A tree fell in front of a building after the passage of Hurricane Irma in Miami © EPA
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Clean-up efforts following the devastation wrought by hurricanes in the US helped Ashtead pile up a nearly one-fifth increase in half-year sales as the plant hire group said it would buy back up to £1bn worth of shares.
The FTSE 100 company, which rents out equipment ranging from concrete mixers and diggers to sewer cameras and heaters for killing bed bugs, posted a 16 per cent increase in pre-tax profit to £413m during the six months to the end of October. Revenue was up 19 per cent to £1.55bn.
It put this down to “good underlying performance”, supplemented by some $40m-$45m of recovery work following hurricanes Harvey, Irma and Maria, which battered several southern US states this year causing tens of billions of dollars in damage.
“Our end markets remain strong and a wide range of metrics have shown consistent improvement,” said Geoff Drabble, chief executive. “We expect a number of years of good earnings growth and significant free cash flow generation.”
Although headquartered in London, Ashtead generates some 90 per cent of its earnings in the US through its Sunbelt business. While the weak pound gave a boost to sales figures, Mr Drabble added that the group’s rental revenue increased 20 per cent at constant exchange rates.
On the back of its strong trading, the company said results for the full financial year should exceed management’s previous expectations. Analysts at Stifel described the performance as “a strong set of numbers which shouldn’t come as much of a surprise”.
Shares in Ashtead climbed 3.2 per cent on Tuesday morning to £20.88, giving the company a market capitalisation of £10.4bn.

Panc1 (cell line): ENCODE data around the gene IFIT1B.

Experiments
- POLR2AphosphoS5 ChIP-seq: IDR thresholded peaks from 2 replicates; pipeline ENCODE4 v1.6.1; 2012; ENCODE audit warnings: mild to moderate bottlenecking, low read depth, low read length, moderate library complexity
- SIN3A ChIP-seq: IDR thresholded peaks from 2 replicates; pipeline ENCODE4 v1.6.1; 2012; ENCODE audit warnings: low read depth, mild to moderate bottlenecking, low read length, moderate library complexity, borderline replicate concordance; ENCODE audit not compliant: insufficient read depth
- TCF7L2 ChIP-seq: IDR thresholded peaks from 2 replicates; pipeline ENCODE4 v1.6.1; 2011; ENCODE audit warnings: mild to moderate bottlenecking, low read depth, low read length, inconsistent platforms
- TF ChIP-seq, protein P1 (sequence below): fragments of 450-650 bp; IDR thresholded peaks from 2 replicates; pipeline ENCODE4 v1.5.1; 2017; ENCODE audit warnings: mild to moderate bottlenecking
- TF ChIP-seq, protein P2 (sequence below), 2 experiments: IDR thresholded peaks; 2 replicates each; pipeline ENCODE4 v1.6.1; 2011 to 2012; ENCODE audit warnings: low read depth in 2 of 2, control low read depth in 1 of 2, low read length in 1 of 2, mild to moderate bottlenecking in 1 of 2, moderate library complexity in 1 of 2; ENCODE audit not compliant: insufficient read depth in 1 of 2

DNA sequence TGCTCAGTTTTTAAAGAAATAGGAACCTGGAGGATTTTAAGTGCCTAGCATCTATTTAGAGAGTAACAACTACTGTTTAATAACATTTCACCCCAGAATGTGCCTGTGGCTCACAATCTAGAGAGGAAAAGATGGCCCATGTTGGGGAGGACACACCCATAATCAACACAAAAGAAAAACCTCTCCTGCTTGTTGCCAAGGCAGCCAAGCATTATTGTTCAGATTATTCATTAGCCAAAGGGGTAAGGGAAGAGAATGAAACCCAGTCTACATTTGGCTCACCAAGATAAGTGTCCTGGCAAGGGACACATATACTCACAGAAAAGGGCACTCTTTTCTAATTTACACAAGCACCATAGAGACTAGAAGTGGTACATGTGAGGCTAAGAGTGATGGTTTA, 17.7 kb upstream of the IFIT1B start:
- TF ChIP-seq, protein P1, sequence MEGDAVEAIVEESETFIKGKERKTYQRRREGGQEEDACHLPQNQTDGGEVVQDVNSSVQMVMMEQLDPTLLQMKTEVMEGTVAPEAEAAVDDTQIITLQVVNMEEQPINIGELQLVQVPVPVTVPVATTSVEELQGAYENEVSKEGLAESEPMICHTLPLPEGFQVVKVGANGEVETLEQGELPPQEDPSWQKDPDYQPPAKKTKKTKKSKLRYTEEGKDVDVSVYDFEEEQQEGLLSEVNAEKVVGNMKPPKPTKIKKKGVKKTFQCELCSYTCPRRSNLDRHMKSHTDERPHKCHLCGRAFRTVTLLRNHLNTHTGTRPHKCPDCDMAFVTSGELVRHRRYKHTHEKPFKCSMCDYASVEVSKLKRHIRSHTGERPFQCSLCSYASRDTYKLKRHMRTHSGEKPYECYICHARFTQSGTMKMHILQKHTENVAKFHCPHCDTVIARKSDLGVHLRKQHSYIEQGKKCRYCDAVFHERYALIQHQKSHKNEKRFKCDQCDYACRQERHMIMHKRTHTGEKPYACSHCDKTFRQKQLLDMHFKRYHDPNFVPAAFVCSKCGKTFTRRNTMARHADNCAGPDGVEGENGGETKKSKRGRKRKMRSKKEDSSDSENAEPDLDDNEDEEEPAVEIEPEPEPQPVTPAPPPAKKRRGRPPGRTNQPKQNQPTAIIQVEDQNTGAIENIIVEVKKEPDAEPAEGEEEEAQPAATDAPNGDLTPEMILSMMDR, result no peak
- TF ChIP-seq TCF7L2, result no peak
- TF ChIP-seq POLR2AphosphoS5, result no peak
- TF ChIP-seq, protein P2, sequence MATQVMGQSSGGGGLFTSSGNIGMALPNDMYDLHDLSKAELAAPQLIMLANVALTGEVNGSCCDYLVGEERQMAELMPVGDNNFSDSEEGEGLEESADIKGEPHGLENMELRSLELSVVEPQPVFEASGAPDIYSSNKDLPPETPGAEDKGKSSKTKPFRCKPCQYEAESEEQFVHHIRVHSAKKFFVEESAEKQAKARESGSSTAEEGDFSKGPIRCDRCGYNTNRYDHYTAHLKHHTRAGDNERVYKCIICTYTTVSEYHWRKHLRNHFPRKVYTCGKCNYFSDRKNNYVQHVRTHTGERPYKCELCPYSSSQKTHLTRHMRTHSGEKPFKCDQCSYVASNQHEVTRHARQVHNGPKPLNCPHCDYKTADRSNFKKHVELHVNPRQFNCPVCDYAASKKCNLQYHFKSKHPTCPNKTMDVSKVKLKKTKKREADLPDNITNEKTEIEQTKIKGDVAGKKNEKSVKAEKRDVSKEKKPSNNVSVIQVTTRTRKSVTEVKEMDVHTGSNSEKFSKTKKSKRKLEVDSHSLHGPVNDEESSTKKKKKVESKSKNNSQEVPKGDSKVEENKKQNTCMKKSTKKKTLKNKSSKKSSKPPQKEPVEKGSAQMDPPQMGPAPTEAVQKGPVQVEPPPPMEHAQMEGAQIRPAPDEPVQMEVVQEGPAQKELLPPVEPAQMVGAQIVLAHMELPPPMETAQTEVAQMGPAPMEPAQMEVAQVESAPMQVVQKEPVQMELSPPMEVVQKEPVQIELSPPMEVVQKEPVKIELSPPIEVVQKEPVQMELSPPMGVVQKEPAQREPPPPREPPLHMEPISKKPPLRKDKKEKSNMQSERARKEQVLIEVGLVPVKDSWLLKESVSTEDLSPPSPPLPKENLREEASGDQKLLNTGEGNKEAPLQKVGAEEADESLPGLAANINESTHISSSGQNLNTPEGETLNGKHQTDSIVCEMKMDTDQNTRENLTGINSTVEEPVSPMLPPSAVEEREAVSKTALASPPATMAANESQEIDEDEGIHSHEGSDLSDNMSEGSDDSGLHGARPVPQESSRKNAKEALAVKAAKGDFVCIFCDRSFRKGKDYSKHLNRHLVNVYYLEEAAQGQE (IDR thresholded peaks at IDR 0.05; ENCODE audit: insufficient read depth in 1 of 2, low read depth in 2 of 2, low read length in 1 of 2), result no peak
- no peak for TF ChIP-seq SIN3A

In a sign of confidence in its prospects, Ashtead announced it would start a share buyback programme of at least £500m and up to £1bn over the next 18 months, subject to shareholder approval at its next annual general meeting. That represents 5 per cent to 10 per cent of outstanding shares, according to UBS.
The company is proceeding with a five-year plan to maintain double-digit annual revenue growth until at least 2021. This is being achieved in part through “bolt-on” acquisitions in the fragmented US equipment rental market, with almost £300m spent on nine takeovers during the period.
Ashtead also revealed that as part of its succession planning, it had promoted to chief operating officer Brendan Horgan, who has been chief executive of Sunbelt and on the group’s board since 2011.
Mr Horgan will continue to run Sunbelt while working on operational and strategic development of the wider group alongside Mr Drabble, under whose 11-year tenure Ashtead’s revenues have tripled.
In addition, the company is recruiting a new chairman following the decision by Chris Cole to retire next year following more than a decade in the role.
Proposed UK corporate governance rules set out last week state that chairmen should step down after nine years on the board, a change that would catch out the chairs. of more than 60 of Britain’s largest listed companies